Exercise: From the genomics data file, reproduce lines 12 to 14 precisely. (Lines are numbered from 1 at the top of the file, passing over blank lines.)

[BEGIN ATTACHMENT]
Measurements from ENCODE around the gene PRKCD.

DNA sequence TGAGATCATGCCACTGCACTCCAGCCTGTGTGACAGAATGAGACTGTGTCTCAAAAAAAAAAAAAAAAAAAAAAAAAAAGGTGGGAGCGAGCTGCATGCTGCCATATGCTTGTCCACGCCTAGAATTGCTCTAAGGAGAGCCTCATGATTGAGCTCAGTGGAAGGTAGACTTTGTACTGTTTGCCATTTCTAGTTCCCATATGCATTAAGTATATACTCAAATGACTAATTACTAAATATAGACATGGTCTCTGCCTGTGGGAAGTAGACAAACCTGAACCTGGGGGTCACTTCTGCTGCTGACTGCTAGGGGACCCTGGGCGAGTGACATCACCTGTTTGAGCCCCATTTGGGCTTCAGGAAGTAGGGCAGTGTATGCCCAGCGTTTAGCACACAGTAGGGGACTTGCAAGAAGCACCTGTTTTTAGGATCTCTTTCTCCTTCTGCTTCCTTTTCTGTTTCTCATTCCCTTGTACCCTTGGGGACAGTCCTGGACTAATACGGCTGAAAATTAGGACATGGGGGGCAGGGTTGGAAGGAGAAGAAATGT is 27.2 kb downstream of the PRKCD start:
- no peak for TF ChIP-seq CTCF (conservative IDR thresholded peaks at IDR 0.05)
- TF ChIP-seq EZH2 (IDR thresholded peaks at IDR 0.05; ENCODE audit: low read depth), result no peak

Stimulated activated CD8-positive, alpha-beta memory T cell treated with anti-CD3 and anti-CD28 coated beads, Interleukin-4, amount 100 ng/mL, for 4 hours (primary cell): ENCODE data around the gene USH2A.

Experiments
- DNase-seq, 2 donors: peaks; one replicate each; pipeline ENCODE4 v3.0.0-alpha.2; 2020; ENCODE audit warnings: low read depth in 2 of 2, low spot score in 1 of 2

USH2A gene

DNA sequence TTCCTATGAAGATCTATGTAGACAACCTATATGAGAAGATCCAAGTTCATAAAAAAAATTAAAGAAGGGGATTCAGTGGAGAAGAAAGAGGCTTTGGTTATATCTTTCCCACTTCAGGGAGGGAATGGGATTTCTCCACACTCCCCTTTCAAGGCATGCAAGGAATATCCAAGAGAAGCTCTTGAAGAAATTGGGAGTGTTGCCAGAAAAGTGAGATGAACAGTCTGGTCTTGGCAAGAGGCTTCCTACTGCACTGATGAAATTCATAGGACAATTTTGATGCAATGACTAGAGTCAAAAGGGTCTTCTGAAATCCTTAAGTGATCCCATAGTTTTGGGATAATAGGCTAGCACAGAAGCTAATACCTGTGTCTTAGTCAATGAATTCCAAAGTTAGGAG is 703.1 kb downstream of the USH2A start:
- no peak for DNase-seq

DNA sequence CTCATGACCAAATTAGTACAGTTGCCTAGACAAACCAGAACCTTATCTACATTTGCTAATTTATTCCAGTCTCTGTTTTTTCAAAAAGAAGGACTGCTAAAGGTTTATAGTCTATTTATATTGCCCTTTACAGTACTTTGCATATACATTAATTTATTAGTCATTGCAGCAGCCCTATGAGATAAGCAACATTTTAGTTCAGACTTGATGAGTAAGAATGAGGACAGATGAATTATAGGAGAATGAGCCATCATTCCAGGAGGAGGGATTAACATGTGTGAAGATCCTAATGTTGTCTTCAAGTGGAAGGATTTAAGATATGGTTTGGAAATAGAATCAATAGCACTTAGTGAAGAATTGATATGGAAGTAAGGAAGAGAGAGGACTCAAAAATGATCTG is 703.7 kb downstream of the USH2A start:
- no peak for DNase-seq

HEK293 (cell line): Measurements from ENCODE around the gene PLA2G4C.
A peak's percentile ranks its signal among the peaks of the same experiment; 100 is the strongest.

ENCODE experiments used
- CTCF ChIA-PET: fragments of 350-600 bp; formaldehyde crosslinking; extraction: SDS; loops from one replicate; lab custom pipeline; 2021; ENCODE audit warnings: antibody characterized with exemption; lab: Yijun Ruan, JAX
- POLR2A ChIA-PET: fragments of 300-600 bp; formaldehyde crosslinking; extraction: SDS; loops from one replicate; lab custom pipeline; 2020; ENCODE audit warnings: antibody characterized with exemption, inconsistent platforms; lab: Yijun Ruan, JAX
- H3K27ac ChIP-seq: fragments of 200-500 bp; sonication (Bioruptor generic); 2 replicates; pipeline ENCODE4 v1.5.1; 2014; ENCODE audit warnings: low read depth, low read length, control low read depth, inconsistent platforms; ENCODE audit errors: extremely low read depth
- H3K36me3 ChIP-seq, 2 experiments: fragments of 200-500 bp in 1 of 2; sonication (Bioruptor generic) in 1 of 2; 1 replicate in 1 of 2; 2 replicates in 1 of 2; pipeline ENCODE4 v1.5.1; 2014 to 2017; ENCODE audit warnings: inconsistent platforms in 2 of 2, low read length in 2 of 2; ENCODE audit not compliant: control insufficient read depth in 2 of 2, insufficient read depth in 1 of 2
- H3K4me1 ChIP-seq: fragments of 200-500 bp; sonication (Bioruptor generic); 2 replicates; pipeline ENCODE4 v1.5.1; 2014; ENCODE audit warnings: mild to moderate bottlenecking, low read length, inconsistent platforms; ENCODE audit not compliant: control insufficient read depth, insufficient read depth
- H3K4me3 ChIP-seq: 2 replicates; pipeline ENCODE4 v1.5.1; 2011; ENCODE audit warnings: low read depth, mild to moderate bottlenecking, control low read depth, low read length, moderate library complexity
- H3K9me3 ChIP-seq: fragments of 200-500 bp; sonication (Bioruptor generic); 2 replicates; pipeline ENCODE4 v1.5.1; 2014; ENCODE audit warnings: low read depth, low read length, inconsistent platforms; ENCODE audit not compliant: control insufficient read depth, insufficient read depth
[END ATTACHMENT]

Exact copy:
- no peak for DNase-seq

HEK293 (cell line): Measurements from ENCODE around the gene PLA2G4C.
A peak's percentile ranks its signal among the peaks of the same experiment; 100 is the strongest.